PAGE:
Massart’s homemade pies are a sweet Tarentum tradition |
Food & Drink

Massart’s homemade pies are a sweet Tarentum tradition

JoAnne Klimovich Harrop

For these famous pies, there are no measuring cups used or timers set.

Kirk Massart, owner of Massart’s Restaurant in Tarentum, relies on his memory and his years in the kitchen.

On a recent Wednesday morning, Massart was multi-tasking as usual, at his place where he knows most of the customers by name. They come by daily for the made-to-order breakfasts and tasty specials of home-cooked meals and often finish off the dining experience with a slice or two of the fruit and cream pies with signature flaky crusts.

Made daily, these pies are addictive.

Massart prepares them in the back kitchen in between his morning chef duties — preparing eggs, bacon and pancakes on the grill.

You need to watch him live to fully understand his talent. One minute he’s mixing the fruit filling for a peach pie and the next he’s flipping pancakes, cracking eggs and placing slices of bacon on the grill.

He walks through the swinging door to the kitchen too many times to count.

“You can’t just do one thing at a time when you are a small-business owner,” says Massart, in between rolling out some homemade pie crust. “You learn to prioritize, and when you have a few minutes to do something, you take advantage of that time.”

He certainly does. And he has a mind like a machine — he doesn’t have to measure any ingredients for the pies and can remember that a pie crust is in the oven without having to set a timer.

“There are times I mess up,” he says. “But not too often, because I have a system. I remember when I have pies in the oven.”

Learning in the kitchen

Making fresh pies began with the first meal served at Massart’s by Kirk Massart’s grandfather, Jake Massart, in the early 1920s. Kirk Massart’s father Harold “Stubby” Massart and uncle Joseph “Gail” Massart continued the tradition.

“I don’t measure anything — you just know it’s right by how it feels,” says Massart. “My dad and uncle would show me one time, and if I didn’t get it right then, they would just say ‘move out of the way let me do it.’”

He begins by making the filling, whether it is a cream concoction or fruit.

The pies he makes varies throughout the week but you can most likely find a cream selection and one fruit choice daily. And he doesn’t make too many because he would rather they be fresh.

Most days he makes banana and coconut cream and, at times, lemon meringue, chocolate, cherry cream, blackberry, apple or cherry. The cherry is the top seller.

The pie crust is made from flour, sugar, salt and baking powder, as well as shortening and water. Having a flaky crust is key, Massart says.

When making it, if it crumbles nicely you have enough shortening, but if it doesn’t stick together too well, then add more. How much?

“A little bit,” Massart says.

It’s also important to sprinkle some flour in the pan before placing the bottom layer of crust and then some flour on top of the crust, which he pinches along the sides of the pan.

“I know how much to make because I have been making pies for years,” he says.

“I do mess up once in a while, but I strive to make the same every day and get as close as you can to the same level of quality every day,” he says. “For all these years, we’ve used the same recipe.

“That is why people come here, because the pies are fresh and homemade,” says Massart. “It reminds them of years gone by when their mom or grandmother would make the dessert.”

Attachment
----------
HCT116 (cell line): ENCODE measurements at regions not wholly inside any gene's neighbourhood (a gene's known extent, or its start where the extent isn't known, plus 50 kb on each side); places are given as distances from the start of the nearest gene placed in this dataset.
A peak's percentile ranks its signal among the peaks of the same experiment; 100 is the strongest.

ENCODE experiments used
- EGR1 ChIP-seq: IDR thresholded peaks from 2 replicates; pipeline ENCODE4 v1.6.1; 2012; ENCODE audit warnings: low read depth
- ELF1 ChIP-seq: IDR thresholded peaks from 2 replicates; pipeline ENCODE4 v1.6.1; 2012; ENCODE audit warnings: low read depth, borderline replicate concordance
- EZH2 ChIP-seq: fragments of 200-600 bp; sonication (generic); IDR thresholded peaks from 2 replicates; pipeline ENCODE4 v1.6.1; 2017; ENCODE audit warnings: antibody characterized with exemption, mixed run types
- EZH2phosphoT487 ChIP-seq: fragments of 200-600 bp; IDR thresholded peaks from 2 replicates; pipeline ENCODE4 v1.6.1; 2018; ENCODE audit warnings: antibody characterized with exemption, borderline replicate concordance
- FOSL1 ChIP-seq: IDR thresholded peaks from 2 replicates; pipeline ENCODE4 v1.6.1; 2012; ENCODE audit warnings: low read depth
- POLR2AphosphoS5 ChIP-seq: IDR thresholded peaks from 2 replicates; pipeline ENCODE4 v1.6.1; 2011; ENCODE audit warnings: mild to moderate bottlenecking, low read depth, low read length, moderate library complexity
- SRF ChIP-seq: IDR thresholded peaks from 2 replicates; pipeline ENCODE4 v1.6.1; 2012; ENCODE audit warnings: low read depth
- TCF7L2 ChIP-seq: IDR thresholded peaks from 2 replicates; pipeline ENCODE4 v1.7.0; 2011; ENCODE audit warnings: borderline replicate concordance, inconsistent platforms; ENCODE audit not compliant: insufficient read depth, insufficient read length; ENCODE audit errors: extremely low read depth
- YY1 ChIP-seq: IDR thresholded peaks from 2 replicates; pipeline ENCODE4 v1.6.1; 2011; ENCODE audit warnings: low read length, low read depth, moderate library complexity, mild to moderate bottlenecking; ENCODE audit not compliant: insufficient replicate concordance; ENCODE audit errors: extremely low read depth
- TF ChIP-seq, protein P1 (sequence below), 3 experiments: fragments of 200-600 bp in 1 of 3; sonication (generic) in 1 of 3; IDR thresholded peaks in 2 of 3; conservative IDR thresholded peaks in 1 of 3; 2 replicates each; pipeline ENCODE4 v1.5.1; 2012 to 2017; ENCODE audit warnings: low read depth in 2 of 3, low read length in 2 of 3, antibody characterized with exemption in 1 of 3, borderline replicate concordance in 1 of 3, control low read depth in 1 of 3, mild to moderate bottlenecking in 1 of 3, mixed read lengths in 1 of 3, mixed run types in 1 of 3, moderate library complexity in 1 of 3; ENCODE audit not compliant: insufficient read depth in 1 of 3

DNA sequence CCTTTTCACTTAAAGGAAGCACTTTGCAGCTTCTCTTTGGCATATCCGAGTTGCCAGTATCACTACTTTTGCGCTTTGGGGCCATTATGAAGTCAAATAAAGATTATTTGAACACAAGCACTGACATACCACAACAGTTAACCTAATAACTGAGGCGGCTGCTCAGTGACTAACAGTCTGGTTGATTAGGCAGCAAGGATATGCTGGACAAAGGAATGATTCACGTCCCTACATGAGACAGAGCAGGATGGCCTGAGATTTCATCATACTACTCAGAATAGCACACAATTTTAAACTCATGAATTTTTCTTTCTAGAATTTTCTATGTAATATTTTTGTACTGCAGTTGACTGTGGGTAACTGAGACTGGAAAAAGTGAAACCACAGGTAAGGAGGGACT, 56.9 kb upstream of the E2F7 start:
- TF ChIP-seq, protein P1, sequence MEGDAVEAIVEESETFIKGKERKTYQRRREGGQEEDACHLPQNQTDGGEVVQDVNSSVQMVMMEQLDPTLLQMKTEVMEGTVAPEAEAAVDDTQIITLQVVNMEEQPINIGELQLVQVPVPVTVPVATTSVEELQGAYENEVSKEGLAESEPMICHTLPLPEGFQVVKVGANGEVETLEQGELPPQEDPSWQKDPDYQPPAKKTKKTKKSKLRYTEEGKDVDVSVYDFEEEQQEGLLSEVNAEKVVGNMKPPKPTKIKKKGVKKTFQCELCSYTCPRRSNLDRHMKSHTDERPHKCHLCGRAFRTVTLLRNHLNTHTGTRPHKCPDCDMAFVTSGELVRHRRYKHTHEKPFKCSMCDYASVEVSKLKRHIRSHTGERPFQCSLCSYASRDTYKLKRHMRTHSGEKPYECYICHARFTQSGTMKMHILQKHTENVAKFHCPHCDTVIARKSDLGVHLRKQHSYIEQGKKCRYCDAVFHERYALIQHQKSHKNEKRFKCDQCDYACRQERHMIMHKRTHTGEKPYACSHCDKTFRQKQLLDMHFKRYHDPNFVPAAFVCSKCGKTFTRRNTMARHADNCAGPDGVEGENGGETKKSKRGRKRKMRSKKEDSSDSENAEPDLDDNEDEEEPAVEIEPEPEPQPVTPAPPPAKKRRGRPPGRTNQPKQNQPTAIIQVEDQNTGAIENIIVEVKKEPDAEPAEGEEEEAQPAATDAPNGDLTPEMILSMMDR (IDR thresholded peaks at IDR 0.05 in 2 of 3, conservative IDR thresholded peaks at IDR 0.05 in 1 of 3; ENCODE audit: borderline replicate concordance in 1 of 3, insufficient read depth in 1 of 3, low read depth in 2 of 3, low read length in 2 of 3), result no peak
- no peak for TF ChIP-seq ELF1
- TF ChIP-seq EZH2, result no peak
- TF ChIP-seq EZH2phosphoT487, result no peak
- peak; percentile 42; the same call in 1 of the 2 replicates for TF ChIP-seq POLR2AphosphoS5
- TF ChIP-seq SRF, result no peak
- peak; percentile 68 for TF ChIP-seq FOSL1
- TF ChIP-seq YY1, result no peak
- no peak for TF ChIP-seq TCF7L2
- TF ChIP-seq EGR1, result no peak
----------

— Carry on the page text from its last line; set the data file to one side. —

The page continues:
As the pies bake in a 400-degree Fahrenheit oven, he makes sure to spin them occasionally and definitely lets the baked crusts cool before adding any filling of vanilla, milk, egg yolks, sugar, salt and yellow food coloring for the cream pies.

He later adds the meringue, a combination of egg whites, sugar, a shot of vanilla and some cream of tartar.

When adding filling for a cream pie, he says, it might not look smooth initially, but once it cooks it will settle. He adds slices of bananas to one cream pie and writes a big “B” on the meringue so the servers know that’s the banana cream selection and drizzles coconut on another.

After he adds the meringue, they are ready to bake.

For the fruit pies, he adds a little more sugar and a bit of tapioca pudding before covering them with the top layer of crust.

A few minutes later, he pulls them out of the oven.

“There you go,” Kirk Massart says. “They just need to cool a little and then we can slice some pie.”

A slice is $2.95-$3.15. Customers can order a whole pie a day in advance for $9-$11.

Massart’s Restaurant is located at 310 E. Sixth Ave., Tarentum.

Details: 724-224-2333

JoAnne Harrop is a Tribune-Review staff writer. You can contact JoAnne at 724-853-5062 or [email protected] or via Twitter @Jharrop_Trib.

Kirk Massart, who owns Massart’s Restaurant in Tarentum, makes homemade cream and fruit pies, like this peach one, just like his father, uncle and grandfather before him.
A slice of cherry pie made by Kirk Massart, who owns Massart’s Restaurant in Tarentum.
Slices of bananas are added to the banana cream by made by Kirk Massart, who owns Massart’s Restaurant in Tarentum.
Kirk Massart mixes the meringue for the cream pies.
Kirk Massart owns Massart’s Restaurant in Tarentum where he makes homemade cream and fruit pies, just like his father, uncle and grandfather before him.
Kirk Massart owns Massart’s Restaurant in Tarentum where he makes homemade cream pies like these banana and coconut cream.
Kirk Massart owns Massart’s Restaurant in Tarentum where he makes homemade cream and fruit pies, just like his father, uncle and grandfather before him.
This is a banana cream pie — note the big “B” made by Kirk Massart owns Massart’s Restaurant in Tarentum. He makes homemade cream and fruit pies, just like his father, uncle and grandfather before him.
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